Flight 370 mystery inspires discussion on lithium batteries

St. Petersburg, Florida – While no one really knows what happened to Malaysia Airlines Flight 370, its disappearance has sparked debate over whether lithium batteries cause the aircraft to go down.

Airline officials confirm that the aircraft was carrying lithium battery cargo, which is known to have contributed to fatal crashes in the past.

According to a published report, the FAA has recorded more than 140 incidents over the last two decades in which lithium batteries have exploded on aircrafts.

Related story:No survivors: Malaysia Flight 370 'ended' in Indian Ocean

Inside a non-descript warehouse on Morris Street in St. Petersburg, a company called Hybrid Components and Coatings has developed fire-resistant packaging for lithium batteries.

"It's a solution that keeps it from being a runaway situation," said Greg Steinig, vice president of sales for Hybrid Components and Coatings. "It keeps the heat from being transferred to the other batteries."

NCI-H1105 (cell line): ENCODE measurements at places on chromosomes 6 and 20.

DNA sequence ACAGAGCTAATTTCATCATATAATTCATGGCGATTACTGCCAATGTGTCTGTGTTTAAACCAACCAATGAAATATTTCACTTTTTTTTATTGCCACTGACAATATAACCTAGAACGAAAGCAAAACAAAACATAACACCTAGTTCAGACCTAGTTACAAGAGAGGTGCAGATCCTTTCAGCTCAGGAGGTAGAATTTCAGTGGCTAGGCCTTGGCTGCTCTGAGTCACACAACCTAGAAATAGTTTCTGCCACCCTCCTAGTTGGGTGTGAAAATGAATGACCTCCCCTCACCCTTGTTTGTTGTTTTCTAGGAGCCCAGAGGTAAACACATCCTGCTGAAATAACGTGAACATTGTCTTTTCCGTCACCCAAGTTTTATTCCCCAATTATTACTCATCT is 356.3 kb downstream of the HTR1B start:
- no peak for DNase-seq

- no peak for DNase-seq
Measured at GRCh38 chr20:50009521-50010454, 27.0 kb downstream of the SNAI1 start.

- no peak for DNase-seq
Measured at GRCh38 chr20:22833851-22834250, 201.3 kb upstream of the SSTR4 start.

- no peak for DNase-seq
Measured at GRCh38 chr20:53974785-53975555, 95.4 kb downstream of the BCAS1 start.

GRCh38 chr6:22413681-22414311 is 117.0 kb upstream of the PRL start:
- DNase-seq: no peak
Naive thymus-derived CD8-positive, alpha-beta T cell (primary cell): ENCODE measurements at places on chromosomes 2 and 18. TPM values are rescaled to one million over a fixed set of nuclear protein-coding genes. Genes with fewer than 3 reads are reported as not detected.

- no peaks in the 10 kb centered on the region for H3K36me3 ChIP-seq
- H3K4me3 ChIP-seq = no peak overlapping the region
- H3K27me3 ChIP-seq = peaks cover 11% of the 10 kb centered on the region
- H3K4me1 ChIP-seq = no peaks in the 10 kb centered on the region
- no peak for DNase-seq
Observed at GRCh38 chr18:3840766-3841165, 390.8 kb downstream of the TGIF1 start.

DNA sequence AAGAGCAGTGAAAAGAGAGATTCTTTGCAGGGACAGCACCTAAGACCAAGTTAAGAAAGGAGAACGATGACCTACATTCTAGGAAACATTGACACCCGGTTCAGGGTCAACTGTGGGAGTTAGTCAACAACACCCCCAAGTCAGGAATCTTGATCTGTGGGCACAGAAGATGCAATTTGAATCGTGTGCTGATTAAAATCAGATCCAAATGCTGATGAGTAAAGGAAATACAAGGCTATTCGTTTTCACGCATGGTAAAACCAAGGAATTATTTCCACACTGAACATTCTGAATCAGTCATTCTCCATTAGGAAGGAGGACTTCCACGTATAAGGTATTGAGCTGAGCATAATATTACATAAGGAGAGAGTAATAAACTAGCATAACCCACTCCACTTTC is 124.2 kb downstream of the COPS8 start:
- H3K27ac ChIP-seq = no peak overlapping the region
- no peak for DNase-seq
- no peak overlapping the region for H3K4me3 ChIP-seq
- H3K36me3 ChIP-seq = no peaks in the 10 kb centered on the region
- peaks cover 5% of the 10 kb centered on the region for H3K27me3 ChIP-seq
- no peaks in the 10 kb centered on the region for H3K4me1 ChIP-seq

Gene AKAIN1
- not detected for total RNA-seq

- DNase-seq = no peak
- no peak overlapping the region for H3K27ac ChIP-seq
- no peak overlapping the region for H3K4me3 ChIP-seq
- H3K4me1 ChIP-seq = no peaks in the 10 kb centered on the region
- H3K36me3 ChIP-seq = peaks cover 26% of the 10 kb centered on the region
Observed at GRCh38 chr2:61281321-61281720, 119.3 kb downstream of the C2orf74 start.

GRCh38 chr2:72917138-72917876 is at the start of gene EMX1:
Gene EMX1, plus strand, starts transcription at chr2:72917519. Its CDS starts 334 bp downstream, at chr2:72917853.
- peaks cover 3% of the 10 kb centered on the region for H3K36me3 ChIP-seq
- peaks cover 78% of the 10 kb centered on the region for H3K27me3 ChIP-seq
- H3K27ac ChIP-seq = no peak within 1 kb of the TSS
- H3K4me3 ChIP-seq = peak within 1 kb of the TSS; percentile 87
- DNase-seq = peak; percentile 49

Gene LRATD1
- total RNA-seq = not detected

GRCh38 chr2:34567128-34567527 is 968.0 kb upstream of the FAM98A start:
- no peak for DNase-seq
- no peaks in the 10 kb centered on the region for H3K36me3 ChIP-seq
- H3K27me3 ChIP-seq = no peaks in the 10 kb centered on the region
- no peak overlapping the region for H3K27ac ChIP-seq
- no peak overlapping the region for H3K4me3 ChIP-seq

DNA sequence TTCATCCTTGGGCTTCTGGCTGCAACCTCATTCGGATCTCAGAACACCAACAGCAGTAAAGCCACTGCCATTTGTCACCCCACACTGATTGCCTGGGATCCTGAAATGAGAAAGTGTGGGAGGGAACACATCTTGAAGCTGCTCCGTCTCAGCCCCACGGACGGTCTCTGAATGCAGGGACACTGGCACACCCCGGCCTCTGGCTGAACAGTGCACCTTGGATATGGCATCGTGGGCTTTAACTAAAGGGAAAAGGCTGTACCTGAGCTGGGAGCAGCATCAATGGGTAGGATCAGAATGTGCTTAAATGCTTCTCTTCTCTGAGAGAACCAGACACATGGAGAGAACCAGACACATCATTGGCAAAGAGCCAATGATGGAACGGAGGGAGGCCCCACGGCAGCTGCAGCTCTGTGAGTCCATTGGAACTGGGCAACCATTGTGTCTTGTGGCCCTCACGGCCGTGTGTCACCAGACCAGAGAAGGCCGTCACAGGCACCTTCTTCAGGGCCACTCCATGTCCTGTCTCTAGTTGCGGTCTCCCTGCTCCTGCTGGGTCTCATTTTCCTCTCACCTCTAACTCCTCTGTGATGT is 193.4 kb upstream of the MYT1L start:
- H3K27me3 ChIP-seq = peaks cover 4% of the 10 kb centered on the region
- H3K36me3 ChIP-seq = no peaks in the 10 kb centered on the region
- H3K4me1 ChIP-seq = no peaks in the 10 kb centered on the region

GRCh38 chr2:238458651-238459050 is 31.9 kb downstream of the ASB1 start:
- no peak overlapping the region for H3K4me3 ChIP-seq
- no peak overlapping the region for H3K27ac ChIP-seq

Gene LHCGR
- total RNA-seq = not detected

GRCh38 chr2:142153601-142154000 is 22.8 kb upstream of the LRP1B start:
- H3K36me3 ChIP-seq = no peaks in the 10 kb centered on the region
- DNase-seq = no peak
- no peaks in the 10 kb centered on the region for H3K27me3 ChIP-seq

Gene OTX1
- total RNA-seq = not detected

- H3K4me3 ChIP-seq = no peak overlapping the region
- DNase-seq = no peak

The lithium batteries are placed in individual slots while one of them is heated to the point of explosion. Normally, when one battery explodes, it ignites the surrounding product, but the remaining batteries remain intact inside the packaging.

"You can package lithium ion batteries in this and transport them safely," said Steinig.

Hybrid Components and Coatings' unnamed product has been on the market for two years, but Steinig said that he has been unable to convince manufactures to purchase the packaging.


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